Eminem performs at Grant Park in Chicago, Aug. 1, 2014.
Theo Wargo—Getty Images
October 25, 2017 5:23 AM EDT

An election ad in New Zealand was found to have violated copyright laws by using Eminem’s Lose Yourself without authorization.

Eight Mile Style, which controls rights to the rapper’s music, accused the National Party of trying to save on licensing costs by using a library track called Eminem Esque, reports the New Zealand Herald.

Now a court has found the imitation track to be so similar to Lose Yourself that its use constitutes a copyright breach.

The party must now fork out over $413,000 in what the court calls “hypothetical license fee,” had Eight Mile Style authorized the usage of the actual Eminem song.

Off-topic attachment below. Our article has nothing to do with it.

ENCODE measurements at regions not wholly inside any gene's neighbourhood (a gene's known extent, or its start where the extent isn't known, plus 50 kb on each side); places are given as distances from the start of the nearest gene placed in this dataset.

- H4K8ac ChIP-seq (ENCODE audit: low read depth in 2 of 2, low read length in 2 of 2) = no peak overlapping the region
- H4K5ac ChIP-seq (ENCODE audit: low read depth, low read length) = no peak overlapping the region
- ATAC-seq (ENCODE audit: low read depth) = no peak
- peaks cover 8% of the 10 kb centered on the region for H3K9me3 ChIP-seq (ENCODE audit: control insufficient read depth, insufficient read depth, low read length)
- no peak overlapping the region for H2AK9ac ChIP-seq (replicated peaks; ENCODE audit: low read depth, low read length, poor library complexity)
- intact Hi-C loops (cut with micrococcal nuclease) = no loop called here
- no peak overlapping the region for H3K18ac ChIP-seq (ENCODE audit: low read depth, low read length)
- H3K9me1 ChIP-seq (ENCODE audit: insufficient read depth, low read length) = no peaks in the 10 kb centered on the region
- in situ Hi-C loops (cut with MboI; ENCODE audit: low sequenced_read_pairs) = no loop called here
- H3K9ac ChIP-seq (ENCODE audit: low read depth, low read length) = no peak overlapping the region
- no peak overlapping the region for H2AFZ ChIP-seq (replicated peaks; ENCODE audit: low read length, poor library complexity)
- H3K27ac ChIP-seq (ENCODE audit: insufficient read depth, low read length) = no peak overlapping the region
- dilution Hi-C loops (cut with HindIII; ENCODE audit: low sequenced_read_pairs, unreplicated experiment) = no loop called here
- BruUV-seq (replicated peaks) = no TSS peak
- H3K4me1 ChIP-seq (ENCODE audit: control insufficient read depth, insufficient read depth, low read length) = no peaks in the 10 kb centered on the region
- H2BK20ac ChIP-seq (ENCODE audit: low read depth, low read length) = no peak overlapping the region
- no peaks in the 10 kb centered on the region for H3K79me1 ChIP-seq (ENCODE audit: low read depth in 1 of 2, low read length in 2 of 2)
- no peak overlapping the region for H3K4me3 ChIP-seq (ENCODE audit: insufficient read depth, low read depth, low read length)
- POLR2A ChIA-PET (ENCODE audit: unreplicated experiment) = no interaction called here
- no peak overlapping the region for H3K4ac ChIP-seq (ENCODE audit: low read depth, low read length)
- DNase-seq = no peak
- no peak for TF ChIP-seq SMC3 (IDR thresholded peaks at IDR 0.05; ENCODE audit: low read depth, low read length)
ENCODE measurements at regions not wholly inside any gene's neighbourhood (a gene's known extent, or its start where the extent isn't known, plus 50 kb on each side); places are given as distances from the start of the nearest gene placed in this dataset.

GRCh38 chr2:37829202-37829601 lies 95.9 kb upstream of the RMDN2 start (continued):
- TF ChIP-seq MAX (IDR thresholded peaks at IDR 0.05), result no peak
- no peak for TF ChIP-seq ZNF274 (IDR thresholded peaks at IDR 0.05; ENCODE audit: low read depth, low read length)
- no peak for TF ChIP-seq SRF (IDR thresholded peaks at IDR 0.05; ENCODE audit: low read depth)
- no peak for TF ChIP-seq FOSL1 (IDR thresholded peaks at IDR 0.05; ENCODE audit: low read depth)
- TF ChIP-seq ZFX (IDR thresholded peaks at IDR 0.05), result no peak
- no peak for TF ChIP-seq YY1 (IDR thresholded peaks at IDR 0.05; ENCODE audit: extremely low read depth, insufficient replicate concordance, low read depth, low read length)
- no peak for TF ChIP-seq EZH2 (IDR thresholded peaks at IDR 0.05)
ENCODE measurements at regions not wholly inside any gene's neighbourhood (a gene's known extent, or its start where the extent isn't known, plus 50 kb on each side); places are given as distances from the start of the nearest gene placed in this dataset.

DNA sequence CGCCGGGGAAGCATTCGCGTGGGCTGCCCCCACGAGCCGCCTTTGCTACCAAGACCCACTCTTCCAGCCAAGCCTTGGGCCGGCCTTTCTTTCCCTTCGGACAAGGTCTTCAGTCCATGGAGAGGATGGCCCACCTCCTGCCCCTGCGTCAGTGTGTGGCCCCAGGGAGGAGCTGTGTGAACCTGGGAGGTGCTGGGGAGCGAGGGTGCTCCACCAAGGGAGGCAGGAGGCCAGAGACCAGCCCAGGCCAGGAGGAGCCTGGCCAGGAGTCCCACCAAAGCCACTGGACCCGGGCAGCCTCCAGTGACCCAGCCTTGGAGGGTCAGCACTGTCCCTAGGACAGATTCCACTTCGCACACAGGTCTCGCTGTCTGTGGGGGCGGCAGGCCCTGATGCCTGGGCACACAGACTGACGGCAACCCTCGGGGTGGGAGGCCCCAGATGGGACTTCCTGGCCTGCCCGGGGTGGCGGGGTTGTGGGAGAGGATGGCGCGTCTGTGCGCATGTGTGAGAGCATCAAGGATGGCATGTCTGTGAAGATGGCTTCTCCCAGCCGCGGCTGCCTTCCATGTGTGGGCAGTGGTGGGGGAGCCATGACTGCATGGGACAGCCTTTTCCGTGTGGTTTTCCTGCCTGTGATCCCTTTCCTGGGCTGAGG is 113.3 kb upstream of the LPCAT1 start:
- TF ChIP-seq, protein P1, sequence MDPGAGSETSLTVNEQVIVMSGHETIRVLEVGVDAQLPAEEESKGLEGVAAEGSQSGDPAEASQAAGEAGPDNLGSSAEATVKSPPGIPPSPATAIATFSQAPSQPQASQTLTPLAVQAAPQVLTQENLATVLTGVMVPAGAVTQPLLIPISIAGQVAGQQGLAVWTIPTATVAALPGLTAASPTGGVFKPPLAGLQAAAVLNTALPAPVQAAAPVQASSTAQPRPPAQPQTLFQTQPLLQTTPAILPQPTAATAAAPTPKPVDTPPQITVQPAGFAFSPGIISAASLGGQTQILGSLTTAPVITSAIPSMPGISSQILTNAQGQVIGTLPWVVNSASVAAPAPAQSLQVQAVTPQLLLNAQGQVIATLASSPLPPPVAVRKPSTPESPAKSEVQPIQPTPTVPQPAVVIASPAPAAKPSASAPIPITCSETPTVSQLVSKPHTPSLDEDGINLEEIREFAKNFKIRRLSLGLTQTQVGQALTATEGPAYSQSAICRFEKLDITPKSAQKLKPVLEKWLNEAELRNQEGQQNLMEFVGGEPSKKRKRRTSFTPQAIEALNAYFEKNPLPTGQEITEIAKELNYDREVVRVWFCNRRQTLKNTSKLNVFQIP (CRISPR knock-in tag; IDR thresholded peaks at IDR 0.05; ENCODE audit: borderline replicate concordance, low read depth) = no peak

Lawyers acting for Eminem and his company called the ruling “a warning to ‘sound alike’ music producers and their clients everywhere,” reports the Herald.

 

Both the National Party and Eight Mile Style now have separate legal cases against the suppliers and licensers of Eminem Esque, the Herald reoprts.

You can compare both Lose Yourself and the implicated National Party ad above.

Contact us at editors@time.com.

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